London, Paris, Tokyo… Ithaca?
For those who’ve studied abroad, coming back to Ithaca can bring a bit of a shock and a sense of comfort all at once. Re-transplanting yourself from foreign skyscrapers back to the Slope feels about as weird as it was leaving Cornell in the first place. For many, studying abroad is a dream come true— expanding horizons, new languages, mind-blowing cuisines—but getting back to reality is a long road ahead.
Initial Culture Shock
For me, it was the supermarkets. Somehow even the cereal aisle became overwhelming (WHY DO WE NEED NINE DIFFERENT TYPES OF FROSTED MINI WHEATS?!), not to mention superstores like Costco, Walmart, and Best Buy. In my own irrefutable denial, I even started calling “Target,” “Targé” to bring back a bit of that stylish, European flair.
Often the only thing that truly softens the blow of re-entering the U.S. is time. Yes, in America everyone drives on the right side of the road. No, you can’t haggle over produce at the grocery store. Just as you had to learn how to live somewhere else, you must re-learn what it’s like to be home again. Much like waiting out a hangover, all you can do is kick back and wait–a Magner’s Irish cider tastes just as good stateside as it did abroad!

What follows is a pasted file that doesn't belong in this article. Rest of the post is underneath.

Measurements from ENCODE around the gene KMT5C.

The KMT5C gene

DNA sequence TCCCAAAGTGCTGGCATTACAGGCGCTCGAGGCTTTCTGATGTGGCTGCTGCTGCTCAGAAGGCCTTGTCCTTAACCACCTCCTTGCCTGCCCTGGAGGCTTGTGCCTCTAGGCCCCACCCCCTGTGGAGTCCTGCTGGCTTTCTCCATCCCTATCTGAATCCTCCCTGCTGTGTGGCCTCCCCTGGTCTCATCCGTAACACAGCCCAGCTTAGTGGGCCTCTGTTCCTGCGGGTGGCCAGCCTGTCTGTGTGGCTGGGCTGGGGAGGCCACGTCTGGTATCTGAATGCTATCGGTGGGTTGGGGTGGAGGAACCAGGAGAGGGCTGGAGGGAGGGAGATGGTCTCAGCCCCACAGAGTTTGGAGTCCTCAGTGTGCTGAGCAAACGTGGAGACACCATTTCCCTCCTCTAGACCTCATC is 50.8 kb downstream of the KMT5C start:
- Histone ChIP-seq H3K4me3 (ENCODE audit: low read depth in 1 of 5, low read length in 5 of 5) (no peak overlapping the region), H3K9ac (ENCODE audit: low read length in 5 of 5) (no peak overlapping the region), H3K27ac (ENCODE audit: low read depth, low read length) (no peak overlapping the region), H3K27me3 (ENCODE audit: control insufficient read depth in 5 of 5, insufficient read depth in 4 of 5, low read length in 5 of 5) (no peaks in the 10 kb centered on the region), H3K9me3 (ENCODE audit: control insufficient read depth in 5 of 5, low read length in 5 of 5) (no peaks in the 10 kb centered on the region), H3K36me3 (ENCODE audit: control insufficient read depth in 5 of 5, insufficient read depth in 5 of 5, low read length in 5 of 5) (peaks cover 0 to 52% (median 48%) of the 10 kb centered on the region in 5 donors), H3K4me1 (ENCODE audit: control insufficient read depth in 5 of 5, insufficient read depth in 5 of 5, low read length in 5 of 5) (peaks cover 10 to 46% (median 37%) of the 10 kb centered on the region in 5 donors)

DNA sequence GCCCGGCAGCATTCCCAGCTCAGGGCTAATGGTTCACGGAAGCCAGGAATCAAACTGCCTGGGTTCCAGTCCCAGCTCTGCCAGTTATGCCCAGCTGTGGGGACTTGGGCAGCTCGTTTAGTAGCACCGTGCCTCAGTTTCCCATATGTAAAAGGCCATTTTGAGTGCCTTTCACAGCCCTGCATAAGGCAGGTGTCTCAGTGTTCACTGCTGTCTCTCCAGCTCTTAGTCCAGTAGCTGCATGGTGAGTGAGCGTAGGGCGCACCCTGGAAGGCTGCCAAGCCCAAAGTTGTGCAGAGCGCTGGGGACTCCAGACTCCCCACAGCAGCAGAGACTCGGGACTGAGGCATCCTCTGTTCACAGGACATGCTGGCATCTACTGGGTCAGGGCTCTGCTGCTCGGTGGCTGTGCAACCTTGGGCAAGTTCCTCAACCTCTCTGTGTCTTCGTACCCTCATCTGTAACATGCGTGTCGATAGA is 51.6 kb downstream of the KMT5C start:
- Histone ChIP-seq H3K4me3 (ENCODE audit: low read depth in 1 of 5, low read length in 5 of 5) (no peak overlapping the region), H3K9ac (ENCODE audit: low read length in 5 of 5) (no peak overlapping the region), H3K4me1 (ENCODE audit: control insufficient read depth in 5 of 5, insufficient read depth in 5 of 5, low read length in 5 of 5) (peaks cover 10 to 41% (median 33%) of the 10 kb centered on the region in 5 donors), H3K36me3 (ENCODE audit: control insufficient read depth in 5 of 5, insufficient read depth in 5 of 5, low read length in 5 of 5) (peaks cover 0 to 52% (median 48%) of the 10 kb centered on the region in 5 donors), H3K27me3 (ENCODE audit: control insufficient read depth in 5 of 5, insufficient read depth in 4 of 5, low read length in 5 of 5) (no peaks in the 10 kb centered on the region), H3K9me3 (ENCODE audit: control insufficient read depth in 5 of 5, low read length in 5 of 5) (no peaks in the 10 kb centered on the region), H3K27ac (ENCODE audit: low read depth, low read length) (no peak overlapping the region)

When you conjure an image of “Study Abroad,” you generally think of leaving– not coming back. No matter where you were– India, Italy, or Ireland– things may not be as great in Ithaca as the faraway place you came to know and love. And even though Ithaca is beautiful in its own way, it’s just as likely that you associate it with parties as you do with hours in the library cracking under the pressure of classes. Your semester-long vacation is officially over. You’re expected to take your nose out of the air and put it back in a book. And that really, really sucks.
As a symptom of returning, many abroad alums confess that they feel like they’ve “grown up,” that they’ve changed with their novel and exciting experiences overseas– and in a way, coming back to the school you knew before all of that can make it feel like you’re somehow moving backward. In this very confusing shift, it’s important to find your direction again (both in terms of your life goals… and also navigating your way around campus).
In all, study abroad is a wonderful experience. Though you may miss the wonderful time you spent away once you return, it only means that you had something worthwhile. There are certain experiences or words that simply don’t translate to normal life. A certain “untranslatable” Portuguese phrase exists that I think captures the post-study-abroad blues quite well:
Saudade (n.): a nostalgic longing to be near again to something or someone that is distant, or that has been loved then lost; “the love that remains.”